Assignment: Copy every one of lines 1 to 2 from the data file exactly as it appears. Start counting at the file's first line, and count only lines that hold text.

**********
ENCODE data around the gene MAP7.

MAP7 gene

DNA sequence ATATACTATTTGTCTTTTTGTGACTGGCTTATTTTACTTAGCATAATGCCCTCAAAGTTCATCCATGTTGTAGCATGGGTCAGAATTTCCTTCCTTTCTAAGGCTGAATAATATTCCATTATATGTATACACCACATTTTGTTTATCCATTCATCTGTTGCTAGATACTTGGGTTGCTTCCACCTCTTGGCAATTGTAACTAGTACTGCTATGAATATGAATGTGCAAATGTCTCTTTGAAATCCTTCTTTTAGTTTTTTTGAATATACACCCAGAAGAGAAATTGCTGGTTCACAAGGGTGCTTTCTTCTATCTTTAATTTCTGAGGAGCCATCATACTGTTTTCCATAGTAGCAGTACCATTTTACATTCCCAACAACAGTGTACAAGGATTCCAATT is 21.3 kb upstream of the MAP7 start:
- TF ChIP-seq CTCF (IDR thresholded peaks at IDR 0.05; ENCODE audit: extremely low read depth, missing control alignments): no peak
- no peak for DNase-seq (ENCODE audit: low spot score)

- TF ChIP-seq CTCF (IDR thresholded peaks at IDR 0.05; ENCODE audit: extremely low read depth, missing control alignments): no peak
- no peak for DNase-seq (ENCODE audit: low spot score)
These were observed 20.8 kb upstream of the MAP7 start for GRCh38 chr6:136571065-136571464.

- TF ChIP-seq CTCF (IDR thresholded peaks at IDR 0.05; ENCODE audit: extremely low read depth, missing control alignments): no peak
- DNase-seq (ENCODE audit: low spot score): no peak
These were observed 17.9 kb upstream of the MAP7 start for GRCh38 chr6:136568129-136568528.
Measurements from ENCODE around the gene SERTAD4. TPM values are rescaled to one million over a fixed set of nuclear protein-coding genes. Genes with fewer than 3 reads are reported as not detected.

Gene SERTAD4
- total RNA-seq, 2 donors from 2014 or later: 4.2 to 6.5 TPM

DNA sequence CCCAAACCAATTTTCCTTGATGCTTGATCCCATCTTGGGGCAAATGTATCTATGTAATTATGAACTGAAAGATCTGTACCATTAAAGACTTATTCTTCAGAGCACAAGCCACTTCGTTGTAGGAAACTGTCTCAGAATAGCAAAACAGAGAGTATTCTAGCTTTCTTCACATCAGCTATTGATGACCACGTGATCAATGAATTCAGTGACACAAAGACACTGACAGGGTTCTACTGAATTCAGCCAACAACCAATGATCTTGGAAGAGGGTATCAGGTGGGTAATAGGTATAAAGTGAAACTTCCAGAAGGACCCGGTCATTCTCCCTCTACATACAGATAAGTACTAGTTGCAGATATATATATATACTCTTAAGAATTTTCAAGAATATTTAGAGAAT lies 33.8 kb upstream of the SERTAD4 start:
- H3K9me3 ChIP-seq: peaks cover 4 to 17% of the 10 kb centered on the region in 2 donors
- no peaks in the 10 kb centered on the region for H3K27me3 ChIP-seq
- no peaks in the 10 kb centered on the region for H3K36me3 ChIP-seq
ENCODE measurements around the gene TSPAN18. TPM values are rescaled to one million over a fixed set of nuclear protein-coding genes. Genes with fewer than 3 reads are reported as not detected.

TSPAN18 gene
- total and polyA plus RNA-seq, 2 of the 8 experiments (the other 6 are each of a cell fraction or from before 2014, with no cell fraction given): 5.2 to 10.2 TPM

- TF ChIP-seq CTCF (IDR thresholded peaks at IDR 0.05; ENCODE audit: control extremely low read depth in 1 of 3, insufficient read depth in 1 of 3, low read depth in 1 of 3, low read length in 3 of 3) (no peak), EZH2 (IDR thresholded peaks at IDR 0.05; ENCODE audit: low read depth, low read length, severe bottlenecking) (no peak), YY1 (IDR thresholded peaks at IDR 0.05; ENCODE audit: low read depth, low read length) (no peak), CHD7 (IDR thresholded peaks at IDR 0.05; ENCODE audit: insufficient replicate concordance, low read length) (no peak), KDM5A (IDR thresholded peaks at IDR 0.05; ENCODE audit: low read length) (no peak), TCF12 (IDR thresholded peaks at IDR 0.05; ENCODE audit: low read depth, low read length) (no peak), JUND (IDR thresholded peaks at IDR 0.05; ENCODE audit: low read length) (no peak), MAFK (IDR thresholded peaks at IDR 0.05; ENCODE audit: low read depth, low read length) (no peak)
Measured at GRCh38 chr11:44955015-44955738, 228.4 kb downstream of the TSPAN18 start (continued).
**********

ENCODE data around the gene MAP7.

MAP7 gene